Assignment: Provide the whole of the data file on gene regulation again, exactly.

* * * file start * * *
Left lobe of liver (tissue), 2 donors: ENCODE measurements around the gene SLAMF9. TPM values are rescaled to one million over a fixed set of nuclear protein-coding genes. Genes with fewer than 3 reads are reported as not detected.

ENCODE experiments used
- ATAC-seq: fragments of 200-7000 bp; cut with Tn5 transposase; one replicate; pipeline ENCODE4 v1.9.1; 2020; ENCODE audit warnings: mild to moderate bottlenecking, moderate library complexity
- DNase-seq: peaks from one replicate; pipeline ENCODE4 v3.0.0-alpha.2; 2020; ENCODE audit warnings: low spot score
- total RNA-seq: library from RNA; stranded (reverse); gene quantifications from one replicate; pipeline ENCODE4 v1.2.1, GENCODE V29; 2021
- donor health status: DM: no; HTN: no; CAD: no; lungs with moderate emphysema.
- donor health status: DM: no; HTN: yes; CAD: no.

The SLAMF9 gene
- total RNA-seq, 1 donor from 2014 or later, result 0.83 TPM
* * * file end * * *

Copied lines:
Left lobe of liver (tissue), 2 donors: ENCODE measurements around the gene SLAMF9. TPM values are rescaled to one million over a fixed set of nuclear protein-coding genes. Genes with fewer than 3 reads are reported as not detected.

ENCODE experiments used
- ATAC-seq: fragments of 200-7000 bp; cut with Tn5 transposase; one replicate; pipeline ENCODE4 v1.9.1; 2020; ENCODE audit warnings: mild to moderate bottlenecking, moderate library complexity
- DNase-seq: peaks from one replicate; pipeline ENCODE4 v3.0.0-alpha.2; 2020; ENCODE audit warnings: low spot score
- total RNA-seq: library from RNA; stranded (reverse); gene quantifications from one replicate; pipeline ENCODE4 v1.2.1, GENCODE V29; 2021
- donor health status: DM: no; HTN: no; CAD: no; lungs with moderate emphysema.
- donor health status: DM: no; HTN: yes; CAD: no.

The SLAMF9 gene
- total RNA-seq, 1 donor from 2014 or later, result 0.83 TPM